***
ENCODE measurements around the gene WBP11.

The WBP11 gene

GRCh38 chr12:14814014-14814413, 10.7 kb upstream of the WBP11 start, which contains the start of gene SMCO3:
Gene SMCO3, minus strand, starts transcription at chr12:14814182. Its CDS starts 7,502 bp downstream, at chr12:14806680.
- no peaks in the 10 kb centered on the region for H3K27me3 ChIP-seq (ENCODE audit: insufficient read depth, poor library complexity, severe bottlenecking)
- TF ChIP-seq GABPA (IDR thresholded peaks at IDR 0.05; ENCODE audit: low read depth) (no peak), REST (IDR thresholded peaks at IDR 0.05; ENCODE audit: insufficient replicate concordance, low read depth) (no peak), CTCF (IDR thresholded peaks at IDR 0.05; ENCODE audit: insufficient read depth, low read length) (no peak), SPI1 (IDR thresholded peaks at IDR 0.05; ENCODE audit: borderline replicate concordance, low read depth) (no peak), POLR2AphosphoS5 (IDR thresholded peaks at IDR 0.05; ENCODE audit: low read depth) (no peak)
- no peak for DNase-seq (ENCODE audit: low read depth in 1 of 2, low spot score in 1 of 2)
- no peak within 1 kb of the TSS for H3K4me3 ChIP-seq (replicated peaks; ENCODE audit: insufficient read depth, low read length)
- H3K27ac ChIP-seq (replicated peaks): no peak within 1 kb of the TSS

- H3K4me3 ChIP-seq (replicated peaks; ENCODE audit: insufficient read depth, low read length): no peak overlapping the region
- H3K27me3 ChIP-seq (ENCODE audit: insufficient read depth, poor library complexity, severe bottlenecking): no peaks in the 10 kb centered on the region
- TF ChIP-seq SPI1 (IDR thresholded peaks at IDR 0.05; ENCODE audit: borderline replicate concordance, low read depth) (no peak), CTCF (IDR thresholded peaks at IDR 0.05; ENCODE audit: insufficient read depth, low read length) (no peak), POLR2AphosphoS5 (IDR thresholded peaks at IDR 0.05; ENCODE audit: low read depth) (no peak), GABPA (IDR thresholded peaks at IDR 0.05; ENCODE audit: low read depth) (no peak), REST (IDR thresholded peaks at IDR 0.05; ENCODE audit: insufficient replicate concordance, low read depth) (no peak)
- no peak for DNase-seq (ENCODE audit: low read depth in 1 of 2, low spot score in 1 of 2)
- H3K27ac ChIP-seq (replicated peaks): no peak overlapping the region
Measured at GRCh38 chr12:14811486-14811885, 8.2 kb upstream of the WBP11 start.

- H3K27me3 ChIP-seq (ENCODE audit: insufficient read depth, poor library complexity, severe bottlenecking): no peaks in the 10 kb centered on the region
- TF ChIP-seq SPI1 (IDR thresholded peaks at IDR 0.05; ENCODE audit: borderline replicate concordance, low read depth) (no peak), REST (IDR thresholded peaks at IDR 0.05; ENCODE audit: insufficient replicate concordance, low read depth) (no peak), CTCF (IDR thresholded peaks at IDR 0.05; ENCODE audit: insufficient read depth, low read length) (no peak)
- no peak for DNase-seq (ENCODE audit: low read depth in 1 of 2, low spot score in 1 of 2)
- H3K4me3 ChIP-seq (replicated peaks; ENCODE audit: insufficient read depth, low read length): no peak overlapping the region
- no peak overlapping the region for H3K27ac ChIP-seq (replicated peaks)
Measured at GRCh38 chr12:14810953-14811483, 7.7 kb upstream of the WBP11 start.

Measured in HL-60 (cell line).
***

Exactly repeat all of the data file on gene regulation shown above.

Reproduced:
ENCODE measurements around the gene WBP11.

The WBP11 gene

GRCh38 chr12:14814014-14814413, 10.7 kb upstream of the WBP11 start, which contains the start of gene SMCO3:
Gene SMCO3, minus strand, starts transcription at chr12:14814182. Its CDS starts 7,502 bp downstream, at chr12:14806680.
- no peaks in the 10 kb centered on the region for H3K27me3 ChIP-seq (ENCODE audit: insufficient read depth, poor library complexity, severe bottlenecking)
- TF ChIP-seq GABPA (IDR thresholded peaks at IDR 0.05; ENCODE audit: low read depth) (no peak), REST (IDR thresholded peaks at IDR 0.05; ENCODE audit: insufficient replicate concordance, low read depth) (no peak), CTCF (IDR thresholded peaks at IDR 0.05; ENCODE audit: insufficient read depth, low read length) (no peak), SPI1 (IDR thresholded peaks at IDR 0.05; ENCODE audit: borderline replicate concordance, low read depth) (no peak), POLR2AphosphoS5 (IDR thresholded peaks at IDR 0.05; ENCODE audit: low read depth) (no peak)
- no peak for DNase-seq (ENCODE audit: low read depth in 1 of 2, low spot score in 1 of 2)
- no peak within 1 kb of the TSS for H3K4me3 ChIP-seq (replicated peaks; ENCODE audit: insufficient read depth, low read length)
- H3K27ac ChIP-seq (replicated peaks): no peak within 1 kb of the TSS

- H3K4me3 ChIP-seq (replicated peaks; ENCODE audit: insufficient read depth, low read length): no peak overlapping the region
- H3K27me3 ChIP-seq (ENCODE audit: insufficient read depth, poor library complexity, severe bottlenecking): no peaks in the 10 kb centered on the region
- TF ChIP-seq SPI1 (IDR thresholded peaks at IDR 0.05; ENCODE audit: borderline replicate concordance, low read depth) (no peak), CTCF (IDR thresholded peaks at IDR 0.05; ENCODE audit: insufficient read depth, low read length) (no peak), POLR2AphosphoS5 (IDR thresholded peaks at IDR 0.05; ENCODE audit: low read depth) (no peak), GABPA (IDR thresholded peaks at IDR 0.05; ENCODE audit: low read depth) (no peak), REST (IDR thresholded peaks at IDR 0.05; ENCODE audit: insufficient replicate concordance, low read depth) (no peak)
- no peak for DNase-seq (ENCODE audit: low read depth in 1 of 2, low spot score in 1 of 2)
- H3K27ac ChIP-seq (replicated peaks): no peak overlapping the region
Measured at GRCh38 chr12:14811486-14811885, 8.2 kb upstream of the WBP11 start.

- H3K27me3 ChIP-seq (ENCODE audit: insufficient read depth, poor library complexity, severe bottlenecking): no peaks in the 10 kb centered on the region
- TF ChIP-seq SPI1 (IDR thresholded peaks at IDR 0.05; ENCODE audit: borderline replicate concordance, low read depth) (no peak), REST (IDR thresholded peaks at IDR 0.05; ENCODE audit: insufficient replicate concordance, low read depth) (no peak), CTCF (IDR thresholded peaks at IDR 0.05; ENCODE audit: insufficient read depth, low read length) (no peak)
- no peak for DNase-seq (ENCODE audit: low read depth in 1 of 2, low spot score in 1 of 2)
- H3K4me3 ChIP-seq (replicated peaks; ENCODE audit: insufficient read depth, low read length): no peak overlapping the region
- no peak overlapping the region for H3K27ac ChIP-seq (replicated peaks)
Measured at GRCh38 chr12:14810953-14811483, 7.7 kb upstream of the WBP11 start.

Measured in HL-60 (cell line).